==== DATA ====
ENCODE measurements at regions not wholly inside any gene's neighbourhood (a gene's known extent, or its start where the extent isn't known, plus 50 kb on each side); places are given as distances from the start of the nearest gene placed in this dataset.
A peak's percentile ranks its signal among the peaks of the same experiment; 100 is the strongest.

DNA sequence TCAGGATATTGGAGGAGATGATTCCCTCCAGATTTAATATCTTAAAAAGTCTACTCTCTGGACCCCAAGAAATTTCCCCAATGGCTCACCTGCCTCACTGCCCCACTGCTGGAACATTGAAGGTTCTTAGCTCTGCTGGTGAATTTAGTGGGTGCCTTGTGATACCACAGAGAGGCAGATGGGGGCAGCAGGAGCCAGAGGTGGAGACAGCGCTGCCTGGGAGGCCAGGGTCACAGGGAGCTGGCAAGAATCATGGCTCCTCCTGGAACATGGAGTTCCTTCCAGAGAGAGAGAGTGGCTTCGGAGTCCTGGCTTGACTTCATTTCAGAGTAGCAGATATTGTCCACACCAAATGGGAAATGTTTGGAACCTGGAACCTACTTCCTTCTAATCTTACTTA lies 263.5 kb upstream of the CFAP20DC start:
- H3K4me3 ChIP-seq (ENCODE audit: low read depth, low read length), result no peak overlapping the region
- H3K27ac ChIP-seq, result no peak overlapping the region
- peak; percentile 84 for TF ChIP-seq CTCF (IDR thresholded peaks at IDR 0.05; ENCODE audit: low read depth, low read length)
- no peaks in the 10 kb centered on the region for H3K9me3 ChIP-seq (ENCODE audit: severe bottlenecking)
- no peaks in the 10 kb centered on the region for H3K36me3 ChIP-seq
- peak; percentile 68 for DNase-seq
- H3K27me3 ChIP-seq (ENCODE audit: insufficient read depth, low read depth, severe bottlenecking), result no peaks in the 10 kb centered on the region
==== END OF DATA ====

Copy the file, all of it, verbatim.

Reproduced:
ENCODE measurements at regions not wholly inside any gene's neighbourhood (a gene's known extent, or its start where the extent isn't known, plus 50 kb on each side); places are given as distances from the start of the nearest gene placed in this dataset.
A peak's percentile ranks its signal among the peaks of the same experiment; 100 is the strongest.

DNA sequence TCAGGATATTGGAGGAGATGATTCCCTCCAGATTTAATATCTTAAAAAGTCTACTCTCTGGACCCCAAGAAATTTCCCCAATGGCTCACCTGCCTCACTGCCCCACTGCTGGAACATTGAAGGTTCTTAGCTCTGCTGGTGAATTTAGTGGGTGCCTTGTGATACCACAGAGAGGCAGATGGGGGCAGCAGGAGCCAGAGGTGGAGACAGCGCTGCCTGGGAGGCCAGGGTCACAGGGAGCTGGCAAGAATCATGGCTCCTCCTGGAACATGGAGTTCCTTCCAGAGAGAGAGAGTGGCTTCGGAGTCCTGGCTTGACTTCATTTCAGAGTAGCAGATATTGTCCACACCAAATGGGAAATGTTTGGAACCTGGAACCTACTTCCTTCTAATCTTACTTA lies 263.5 kb upstream of the CFAP20DC start:
- H3K4me3 ChIP-seq (ENCODE audit: low read depth, low read length), result no peak overlapping the region
- H3K27ac ChIP-seq, result no peak overlapping the region
- peak; percentile 84 for TF ChIP-seq CTCF (IDR thresholded peaks at IDR 0.05; ENCODE audit: low read depth, low read length)
- no peaks in the 10 kb centered on the region for H3K9me3 ChIP-seq (ENCODE audit: severe bottlenecking)
- no peaks in the 10 kb centered on the region for H3K36me3 ChIP-seq
- peak; percentile 68 for DNase-seq
- H3K27me3 ChIP-seq (ENCODE audit: insufficient read depth, low read depth, severe bottlenecking), result no peaks in the 10 kb centered on the region